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Vladimir Putin used historical references and a claim of fighting “fascism” to justify war on Ukraine, despite his own glaring Hitlerian behavior.

For nearly three decades the author has warned that if we ignored Putin's ambitions he would become a global problem.

The former foreign minister of Russia provides a unique look inside his country's leadership and reflects on the prospects for democracy there.

The words of Thomas Paine changed the course of history, and are still relevant as Ukrainians fight for the rights he articulated.

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History around the web

We nearly lost our first president to the flu. The country could have died, too, by Gillian Brockell In 1790, George Washington fell severely ill, threatening his life and the young nation he led.
Yes, Women Could Vote After The 19th Amendment — But Not All Women. Or Men, by Melissa Block Even after that milestone, millions of people — women and men alike — were still excluded from the vote, as many barriers to suffrage remained.
I’m a Historian. I See Reason to Fear—And to Hope, by Joanne Freeman We can’t assume that all will be fine in the end, but history shows us that times of unrest are opportunities, too.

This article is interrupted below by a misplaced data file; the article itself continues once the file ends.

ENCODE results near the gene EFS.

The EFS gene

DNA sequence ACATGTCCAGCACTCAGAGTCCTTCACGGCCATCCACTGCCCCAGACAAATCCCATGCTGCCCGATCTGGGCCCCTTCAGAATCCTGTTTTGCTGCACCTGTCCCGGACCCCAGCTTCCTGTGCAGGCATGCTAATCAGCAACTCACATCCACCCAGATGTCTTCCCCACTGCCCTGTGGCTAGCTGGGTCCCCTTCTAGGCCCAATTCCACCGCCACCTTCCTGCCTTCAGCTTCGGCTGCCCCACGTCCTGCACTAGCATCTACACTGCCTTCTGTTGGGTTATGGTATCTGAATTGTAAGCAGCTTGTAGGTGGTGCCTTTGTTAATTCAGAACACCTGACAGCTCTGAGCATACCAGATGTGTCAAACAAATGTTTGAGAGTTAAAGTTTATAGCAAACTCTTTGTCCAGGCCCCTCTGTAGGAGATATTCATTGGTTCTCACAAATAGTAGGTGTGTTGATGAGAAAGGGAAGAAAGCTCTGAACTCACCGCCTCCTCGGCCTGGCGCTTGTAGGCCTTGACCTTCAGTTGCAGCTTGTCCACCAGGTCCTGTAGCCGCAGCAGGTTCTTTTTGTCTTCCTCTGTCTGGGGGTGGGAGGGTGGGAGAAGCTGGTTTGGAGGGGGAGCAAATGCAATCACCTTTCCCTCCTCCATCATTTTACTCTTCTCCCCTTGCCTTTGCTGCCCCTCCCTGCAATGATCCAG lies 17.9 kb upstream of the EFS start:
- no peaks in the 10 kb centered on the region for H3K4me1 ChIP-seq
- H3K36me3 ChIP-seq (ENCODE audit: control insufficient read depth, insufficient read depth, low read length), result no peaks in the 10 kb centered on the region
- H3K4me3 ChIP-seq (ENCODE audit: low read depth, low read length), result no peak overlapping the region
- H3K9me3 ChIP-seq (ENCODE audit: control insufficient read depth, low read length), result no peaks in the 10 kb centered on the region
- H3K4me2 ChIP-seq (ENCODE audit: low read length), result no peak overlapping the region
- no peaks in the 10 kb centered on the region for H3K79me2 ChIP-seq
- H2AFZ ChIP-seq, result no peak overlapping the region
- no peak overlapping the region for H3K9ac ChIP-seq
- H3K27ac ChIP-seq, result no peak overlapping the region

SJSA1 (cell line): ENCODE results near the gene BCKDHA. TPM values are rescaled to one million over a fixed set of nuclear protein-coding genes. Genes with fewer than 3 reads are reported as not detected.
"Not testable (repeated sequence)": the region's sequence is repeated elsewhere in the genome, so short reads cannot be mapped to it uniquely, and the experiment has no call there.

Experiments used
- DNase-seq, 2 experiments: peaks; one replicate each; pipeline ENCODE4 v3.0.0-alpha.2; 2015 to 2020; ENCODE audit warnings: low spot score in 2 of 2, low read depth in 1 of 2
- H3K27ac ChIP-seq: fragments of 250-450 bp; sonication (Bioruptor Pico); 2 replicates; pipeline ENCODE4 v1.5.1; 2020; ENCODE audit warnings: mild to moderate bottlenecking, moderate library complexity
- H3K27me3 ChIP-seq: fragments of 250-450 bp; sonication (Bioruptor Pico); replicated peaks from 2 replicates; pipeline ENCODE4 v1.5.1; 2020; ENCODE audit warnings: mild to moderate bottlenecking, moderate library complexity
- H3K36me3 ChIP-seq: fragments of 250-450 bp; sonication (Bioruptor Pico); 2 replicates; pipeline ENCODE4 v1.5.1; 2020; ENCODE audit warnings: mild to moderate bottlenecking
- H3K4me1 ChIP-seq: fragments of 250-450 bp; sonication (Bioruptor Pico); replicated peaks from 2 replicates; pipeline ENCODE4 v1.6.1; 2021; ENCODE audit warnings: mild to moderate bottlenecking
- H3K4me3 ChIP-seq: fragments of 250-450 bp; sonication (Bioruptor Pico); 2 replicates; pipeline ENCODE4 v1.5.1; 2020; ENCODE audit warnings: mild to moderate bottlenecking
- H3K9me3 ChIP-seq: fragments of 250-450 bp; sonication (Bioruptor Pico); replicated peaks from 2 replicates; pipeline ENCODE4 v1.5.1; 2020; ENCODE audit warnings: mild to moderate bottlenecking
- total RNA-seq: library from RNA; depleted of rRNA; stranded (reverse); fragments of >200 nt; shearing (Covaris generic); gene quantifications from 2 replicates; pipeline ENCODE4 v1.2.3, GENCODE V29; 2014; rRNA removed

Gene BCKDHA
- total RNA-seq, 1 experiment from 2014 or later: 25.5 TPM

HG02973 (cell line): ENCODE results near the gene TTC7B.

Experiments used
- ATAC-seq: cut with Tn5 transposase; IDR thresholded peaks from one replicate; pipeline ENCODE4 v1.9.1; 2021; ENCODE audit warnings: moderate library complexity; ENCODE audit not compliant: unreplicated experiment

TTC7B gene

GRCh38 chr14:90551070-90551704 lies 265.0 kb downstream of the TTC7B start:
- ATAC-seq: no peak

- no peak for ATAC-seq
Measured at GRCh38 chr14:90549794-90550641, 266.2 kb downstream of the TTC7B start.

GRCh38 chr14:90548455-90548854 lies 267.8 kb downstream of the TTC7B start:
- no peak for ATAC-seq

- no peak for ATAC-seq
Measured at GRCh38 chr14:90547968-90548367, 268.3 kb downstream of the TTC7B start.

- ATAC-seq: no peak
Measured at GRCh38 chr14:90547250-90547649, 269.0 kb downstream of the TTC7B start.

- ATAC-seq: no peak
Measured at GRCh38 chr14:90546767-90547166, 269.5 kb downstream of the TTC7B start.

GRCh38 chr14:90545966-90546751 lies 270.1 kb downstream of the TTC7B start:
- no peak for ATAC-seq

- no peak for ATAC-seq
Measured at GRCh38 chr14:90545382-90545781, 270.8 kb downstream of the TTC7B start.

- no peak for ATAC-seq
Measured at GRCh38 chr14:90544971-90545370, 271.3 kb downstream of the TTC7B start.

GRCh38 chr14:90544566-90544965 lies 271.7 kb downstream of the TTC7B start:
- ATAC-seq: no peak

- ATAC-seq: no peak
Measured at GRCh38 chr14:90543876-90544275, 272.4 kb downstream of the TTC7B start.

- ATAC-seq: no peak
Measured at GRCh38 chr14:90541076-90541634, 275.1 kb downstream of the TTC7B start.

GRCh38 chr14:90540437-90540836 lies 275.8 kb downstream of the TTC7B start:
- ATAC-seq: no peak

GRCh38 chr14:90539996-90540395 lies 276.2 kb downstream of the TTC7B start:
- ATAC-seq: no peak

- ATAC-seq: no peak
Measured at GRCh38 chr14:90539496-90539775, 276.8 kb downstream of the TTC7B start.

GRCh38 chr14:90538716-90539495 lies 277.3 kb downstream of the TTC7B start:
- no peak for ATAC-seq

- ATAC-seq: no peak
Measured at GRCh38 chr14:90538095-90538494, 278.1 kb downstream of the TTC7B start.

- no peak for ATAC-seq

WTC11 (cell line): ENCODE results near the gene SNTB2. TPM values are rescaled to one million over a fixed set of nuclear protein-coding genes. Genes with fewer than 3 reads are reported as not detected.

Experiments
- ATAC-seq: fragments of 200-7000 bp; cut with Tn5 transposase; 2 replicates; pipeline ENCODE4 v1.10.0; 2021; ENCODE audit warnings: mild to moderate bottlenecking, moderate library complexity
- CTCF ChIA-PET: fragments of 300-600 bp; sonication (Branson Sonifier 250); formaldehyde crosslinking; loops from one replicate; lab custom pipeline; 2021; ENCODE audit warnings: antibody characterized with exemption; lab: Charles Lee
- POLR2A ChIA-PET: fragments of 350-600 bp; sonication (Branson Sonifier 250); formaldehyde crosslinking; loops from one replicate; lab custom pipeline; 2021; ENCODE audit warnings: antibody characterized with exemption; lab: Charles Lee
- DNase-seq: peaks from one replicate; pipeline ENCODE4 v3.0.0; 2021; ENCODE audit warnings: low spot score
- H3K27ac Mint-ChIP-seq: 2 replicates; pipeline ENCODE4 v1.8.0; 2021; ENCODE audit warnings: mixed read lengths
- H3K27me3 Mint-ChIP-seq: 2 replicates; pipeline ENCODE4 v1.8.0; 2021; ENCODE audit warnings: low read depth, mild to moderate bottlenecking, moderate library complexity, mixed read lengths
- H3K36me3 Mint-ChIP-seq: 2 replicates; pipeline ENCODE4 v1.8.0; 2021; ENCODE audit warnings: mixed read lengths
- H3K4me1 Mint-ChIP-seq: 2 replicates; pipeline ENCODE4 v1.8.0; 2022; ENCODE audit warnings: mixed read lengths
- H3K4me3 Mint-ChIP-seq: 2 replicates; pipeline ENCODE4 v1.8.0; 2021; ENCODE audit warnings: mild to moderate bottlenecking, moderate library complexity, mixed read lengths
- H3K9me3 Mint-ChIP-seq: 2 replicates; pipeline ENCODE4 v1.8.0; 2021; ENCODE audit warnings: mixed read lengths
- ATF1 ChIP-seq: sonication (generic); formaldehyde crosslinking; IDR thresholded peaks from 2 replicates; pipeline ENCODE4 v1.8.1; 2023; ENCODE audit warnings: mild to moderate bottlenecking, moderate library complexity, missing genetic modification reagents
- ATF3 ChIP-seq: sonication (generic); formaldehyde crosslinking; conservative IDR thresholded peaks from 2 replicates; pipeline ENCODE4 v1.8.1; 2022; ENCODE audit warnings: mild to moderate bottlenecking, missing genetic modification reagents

The Mask Slackers of 1918, by Christine Hauser As the influenza pandemic swept across the United States in 1918 and 1919, masks took a role in political and cultural wars.
How a Lincoln-Douglass Debate Led to Historic Discovery, by Ted Mann Texting exchange by two professors led to Frederick Douglass letter on Emancipation Memorial
In 'Hamilton', Angelica Schuyler's husband is called 'not a lot of fun.' Here's his real story, by Daryl Austin While the play's creator, Lin-Manuel Miranda, has delivered Hamilton his long-overdue public acclaim, many other historical figures are overlooked or represented in a less-than-flattering manner throughout the production.

    Today in History

  • Grand Jury opens against Aaron Burr

    In a Richmond courthouse, federal prosecutors begin grand jury proceedings against former Vice President Aaron Burr, accused of treason. The trial, argued before Chief Justice John Marshall, became one of the most controversial trials because of the defendant and the charges.

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  • Brooks beats Sumner in the US Capitol

    South Carolina Congressman Preston Brooks beats Massachusetts Senator Charles Sumner with his metal-tipped walking cane as Sumner worked at his desk in the United States Senate Chamber. Sumner, a firm opponent of the Kansas-Nebraska Act, had openly mocked Brooks's cousin, Senator Andrew Butler, and accused slave-owners of raping their slaves.

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  • Great Society announced

    While delivering a commencement address at the University of Michigan, President Lyndon B. Johnson announces his vision for the Great Society—a plan to eliminate racial prejudice and inequality, improve education, and reimagine health care. 

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